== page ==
• Analyzing the severity of the disease
  • Evaluating the function of the kidney through kidney function tests.

Further treatment that may accompany the main treatment includes:

  • Steroids for controlling inflammation.
  • Blood transfusion, if required.
  • Dialysis in cases of poor kidney function.
  • Breathing support such as mechanical ventilation.

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Can a person recover from sepsis? 

Recovery from sepsis depends on a variety of factors. A primary factor is a rapid diagnosis and the immediate initiation of treatment. If the patient’s vital organs are damaged due to unmanaged sepsis, the recovery becomes difficult, and the patient may suffer from lifelong disabilities. Sometimes aggressive treatment is required to make sure that there is a complete recovery. Recovery also depends on the patient’s response to treatment. Generally, in mild and moderate sepsis, there is a complete recovery.

How can sepsis be prevented?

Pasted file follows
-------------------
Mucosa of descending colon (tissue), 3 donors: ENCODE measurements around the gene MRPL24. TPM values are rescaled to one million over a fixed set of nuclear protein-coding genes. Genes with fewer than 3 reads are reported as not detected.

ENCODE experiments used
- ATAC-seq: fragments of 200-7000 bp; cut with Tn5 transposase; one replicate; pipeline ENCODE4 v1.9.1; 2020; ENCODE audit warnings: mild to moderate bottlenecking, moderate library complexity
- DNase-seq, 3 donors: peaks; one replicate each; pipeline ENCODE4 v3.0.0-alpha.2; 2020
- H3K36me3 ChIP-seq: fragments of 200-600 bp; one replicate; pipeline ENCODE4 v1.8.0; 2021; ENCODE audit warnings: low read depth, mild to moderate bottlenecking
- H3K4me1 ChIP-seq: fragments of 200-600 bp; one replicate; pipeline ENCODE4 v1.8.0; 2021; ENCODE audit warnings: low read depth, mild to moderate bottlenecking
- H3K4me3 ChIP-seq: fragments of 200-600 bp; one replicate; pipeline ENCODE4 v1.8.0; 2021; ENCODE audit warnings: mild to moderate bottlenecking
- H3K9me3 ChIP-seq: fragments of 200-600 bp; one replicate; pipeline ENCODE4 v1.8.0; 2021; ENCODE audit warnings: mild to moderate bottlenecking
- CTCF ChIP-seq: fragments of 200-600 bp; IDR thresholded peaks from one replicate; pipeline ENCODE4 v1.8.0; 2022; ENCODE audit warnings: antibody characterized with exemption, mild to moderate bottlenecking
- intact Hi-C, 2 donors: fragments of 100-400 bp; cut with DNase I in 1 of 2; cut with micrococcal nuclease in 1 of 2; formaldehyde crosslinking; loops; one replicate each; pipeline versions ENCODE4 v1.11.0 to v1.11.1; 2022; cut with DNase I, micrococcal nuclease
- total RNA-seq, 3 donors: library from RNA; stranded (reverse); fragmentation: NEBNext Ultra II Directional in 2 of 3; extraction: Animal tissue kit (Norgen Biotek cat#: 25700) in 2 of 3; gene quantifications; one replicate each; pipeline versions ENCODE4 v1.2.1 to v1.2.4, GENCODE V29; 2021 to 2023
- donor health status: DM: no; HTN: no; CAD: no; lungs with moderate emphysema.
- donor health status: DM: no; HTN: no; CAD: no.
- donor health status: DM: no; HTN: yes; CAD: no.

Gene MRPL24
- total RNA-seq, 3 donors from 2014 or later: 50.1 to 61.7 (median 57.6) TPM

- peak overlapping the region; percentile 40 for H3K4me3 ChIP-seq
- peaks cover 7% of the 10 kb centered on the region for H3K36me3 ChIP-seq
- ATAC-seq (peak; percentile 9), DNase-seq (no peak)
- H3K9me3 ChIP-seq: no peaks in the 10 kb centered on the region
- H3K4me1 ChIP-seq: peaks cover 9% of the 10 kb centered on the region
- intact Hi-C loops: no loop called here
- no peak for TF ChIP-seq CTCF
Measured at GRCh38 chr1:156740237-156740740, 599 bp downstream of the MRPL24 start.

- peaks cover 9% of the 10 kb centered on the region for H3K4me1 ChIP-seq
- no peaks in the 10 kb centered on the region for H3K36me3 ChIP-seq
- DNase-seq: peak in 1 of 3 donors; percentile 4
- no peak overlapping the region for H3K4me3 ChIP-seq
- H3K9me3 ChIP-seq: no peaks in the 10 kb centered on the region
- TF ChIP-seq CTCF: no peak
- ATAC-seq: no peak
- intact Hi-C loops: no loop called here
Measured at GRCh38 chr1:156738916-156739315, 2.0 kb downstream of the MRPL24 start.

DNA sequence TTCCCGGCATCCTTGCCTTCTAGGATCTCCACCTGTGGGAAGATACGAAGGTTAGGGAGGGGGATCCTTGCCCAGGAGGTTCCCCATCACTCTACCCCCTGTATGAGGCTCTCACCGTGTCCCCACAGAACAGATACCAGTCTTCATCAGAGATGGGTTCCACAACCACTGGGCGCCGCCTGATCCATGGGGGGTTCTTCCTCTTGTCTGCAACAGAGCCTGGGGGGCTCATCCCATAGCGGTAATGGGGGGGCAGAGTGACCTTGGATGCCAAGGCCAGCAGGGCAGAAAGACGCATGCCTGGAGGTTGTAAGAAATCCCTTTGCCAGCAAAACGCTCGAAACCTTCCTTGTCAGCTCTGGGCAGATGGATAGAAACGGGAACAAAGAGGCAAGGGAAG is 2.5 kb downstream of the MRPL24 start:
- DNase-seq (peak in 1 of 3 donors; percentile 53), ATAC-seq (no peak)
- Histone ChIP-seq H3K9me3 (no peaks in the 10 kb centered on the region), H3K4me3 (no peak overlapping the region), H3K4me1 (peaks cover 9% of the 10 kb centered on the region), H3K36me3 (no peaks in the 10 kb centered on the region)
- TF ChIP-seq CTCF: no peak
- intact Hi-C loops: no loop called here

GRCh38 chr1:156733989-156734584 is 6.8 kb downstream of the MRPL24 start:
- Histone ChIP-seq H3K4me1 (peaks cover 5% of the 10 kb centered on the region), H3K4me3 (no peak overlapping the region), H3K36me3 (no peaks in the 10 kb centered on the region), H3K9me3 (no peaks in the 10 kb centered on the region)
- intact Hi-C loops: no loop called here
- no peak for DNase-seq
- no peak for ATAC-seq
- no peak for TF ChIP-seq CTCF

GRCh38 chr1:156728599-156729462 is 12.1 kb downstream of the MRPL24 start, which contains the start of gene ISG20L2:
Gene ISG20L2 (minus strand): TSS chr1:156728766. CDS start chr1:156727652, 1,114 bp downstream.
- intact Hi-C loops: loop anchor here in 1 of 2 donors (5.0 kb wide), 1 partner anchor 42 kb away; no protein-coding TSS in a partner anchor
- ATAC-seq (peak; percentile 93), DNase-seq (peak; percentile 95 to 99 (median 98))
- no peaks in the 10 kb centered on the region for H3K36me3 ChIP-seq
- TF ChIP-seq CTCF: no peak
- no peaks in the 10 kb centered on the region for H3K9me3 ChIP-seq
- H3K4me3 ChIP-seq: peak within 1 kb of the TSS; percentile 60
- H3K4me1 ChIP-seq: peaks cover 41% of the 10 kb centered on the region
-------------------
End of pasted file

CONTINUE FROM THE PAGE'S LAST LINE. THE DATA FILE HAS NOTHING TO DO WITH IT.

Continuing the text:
Sepsis is caused by an infection that is caused by bacteria, viruses, or fungi. Most of the time, the infection is caused by bacteria. Sepsis can be prevented by eliminating risk factors like adhering to vaccination schedules, maintaining good hygiene, and early diagnosis and treatment of primary infections, especially in high-risk individuals. Early treatment of an infection is essential in order to prevent it from spreading in the blood. Sepsis can be prevented in children by providing them with vaccinations for chickenpox, influenza, and hepatitis. Good hygiene includes taking good care of one’s health as well as activities like frequent hand washing. Further, any illness should be immediately attended to, and advice from a medical professional should be taken. Immunocompromised individuals and the elderly should be provided with quality care and a healthy diet.